« first day (2003 days earlier)   

1:06 AM
Hello. I've always thought that modal verbs cover ability, advice, permission and obligation. Someone suggested that they show intention. Is that true or is intention covered by obligation?

Thanks
 
@Jdoh Will you tell me?
 
?
you mean a request?
 
-2
Q: The End of days

vickyaceI asked a question previously about maximum points per day and was told that I could get a maximum of 200 points excluding accepts and bounties. I wanna know when does that 24 hour period star and when does that day end? Did it start after my 200 point limit was reached?

I really wanted that to be about US Republican presumptive nominee
 
:)
 
@Mitch What's with the nudity there?
@Cerberus You have not talked for days. Are you alright? Are you in distress?
@snailplane Because the British care more about British than American English. ODE also stands for ordinary differential equations.
Not many people know that there is ODE and NOAD, COED and COAD, and OALD and OAAD.
I find it quite silly to have 2 dictionaries for essentially the same language. One can easily combine British and American variants into 1.
Perhaps this is a marketing strategy by OUP.
@Mitch Sounds like Armageddon.
@Jdoh He often says naughty things.
@anongoodnurse And sometimes, I delete upvoted answers that I don't really like for some reason or other as well. And hi again!
 
1:56 AM
@WillHunting You can. The OED works for both British and American English, for example. There are a few reasons to do them separately, though, I suppose.
The OED has no real limits on entry length, but most dictionaries are actually single-volume dictionaries that are published physically.
 
@snailplane: Hi! I see you've upgraded your mode of transportation
 
So it's not surprising that a dictionary for native speakers of American English, like the NOAD, would include only American English pronunciation (and with the respelling scheme people educated in the U.S. are used to), for example, instead of including AmE and BrE pronunciation everywhere.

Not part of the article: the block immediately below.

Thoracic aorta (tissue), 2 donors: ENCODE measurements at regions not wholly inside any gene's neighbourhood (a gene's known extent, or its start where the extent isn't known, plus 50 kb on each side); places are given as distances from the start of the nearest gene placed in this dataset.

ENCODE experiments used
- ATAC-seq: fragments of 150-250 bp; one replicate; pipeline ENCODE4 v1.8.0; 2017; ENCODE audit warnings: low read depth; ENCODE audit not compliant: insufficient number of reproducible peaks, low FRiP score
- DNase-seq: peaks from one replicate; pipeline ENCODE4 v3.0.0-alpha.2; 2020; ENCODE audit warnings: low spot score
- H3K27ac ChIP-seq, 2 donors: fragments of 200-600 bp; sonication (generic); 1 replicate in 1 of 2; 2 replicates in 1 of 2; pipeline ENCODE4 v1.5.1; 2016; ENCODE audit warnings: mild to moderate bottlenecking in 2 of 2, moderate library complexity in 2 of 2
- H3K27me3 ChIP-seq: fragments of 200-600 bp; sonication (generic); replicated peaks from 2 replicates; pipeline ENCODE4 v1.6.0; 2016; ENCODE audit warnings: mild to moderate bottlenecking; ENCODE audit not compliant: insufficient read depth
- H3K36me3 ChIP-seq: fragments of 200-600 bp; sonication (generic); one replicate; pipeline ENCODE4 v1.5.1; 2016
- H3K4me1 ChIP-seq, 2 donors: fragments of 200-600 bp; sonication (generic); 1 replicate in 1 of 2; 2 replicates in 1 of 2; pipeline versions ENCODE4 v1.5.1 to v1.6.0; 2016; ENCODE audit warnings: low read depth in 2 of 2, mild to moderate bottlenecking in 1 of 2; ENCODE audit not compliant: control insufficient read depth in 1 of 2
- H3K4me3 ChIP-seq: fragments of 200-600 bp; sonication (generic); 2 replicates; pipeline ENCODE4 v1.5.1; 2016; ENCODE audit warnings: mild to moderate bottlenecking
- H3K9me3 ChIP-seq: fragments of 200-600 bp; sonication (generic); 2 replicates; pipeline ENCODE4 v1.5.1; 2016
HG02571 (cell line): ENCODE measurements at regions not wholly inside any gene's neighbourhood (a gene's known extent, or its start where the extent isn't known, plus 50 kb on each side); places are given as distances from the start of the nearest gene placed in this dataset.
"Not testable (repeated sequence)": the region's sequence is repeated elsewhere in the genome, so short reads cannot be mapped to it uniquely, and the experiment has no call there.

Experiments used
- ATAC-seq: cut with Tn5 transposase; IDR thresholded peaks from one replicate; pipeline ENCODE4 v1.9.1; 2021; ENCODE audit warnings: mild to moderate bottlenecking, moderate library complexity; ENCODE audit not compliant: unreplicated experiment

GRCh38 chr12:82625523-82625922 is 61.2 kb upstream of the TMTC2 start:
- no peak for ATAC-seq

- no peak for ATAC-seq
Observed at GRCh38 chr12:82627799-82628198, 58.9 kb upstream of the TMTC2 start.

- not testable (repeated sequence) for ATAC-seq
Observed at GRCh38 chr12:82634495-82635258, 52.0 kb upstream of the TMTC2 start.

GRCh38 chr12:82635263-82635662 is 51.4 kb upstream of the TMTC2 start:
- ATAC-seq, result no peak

@sumelic Yes! :-)
I'm somewhat faster now.
Dictionaries for native speakers of British English are more likely to use IPA these days.
(Dictionaries for learners of all varieties have used IPA for quite a while.)
 
@snailplane It doesn't seem like all dictionaries published by Oxford use Clive Upton's system. For example, oxfordlearnersdictionaries.com/definition/english/…
The transcription of "nurse" is /nɜːs/ not /nəːs/
 
@sumelic Sorry, their dictionaries written for native speakers.
That's what I should have said.
 
@snailplane: Oh, that makes sense. I don't have any physical dictionaries at the moment, so I just use online ones.
 
2:45 AM
@WillHunting Not that time.
 
Why does this sound funny to me? :
> I can't seem to find my keys.
 
@Jdoh Will and would have volitional uses.
@Færd = It seems that I can't find my keys.
You must think seem is positioned oddly.
 
Is it?
 
No, it's fine.
But it's interesting.
Well, that's my only guess, so if that's not why you think it sounds funny, I have no idea. :-)
 
Okay. What about this? : I can't appear not to be surprised about this.
 
2:52 AM
I'm sorry, my brain turned off halfway through that sentence.
I guess in context it could work, now that I re-read it.
 
Give your brain some rest then!
 
Someone is very worried about someone perceiving them the wrong way!
Perhaps someone has broken a law, and they're afraid that if they don't look surprised when someone tells them what happened, they'll be found out.
I guess in that sort of context that sentence would be fine.
 
Okay, thanks!
 
It's always hard reading sentences without context.
We have to invent some sort of mental context to really understand them.
 
Mhm. The fact that the context is inventable is good enough for me.
 
 
1 hour later…
4:02 AM
@Færd But although your appear and seem sentences are superficially similar, I don't think they have the same grammar.
Nor do I think they have similar interpretations.
> 1a. I can't seem to find my keys.
> 1b. It seems that I can't find my keys.
> 2a. I can't appear not to be surprised about this.
> 2b. #It appears that I can't not be surprised about this.
Examples 1a and 1b have similar meaning, but examples 2a and 2b don't have the same kind of relationship.
The # symbol here means there's something wrong with the meaning of the sentence.
When you say "I can't seem to find my keys", you're telling someone that you've been trying to find your keys, but you haven't been able to do so yet.
You could post a good question about seem and appear, if you were so inclined :-)
 
 
6 hours later…
10:37 AM
This caution is understandable, particularly ......... five years.
a) inflation raising over the country in the last
b) inflation rise in the country in the past
c) with inflation in the country rising over the past
d) with inflation raise over the country in the last
 

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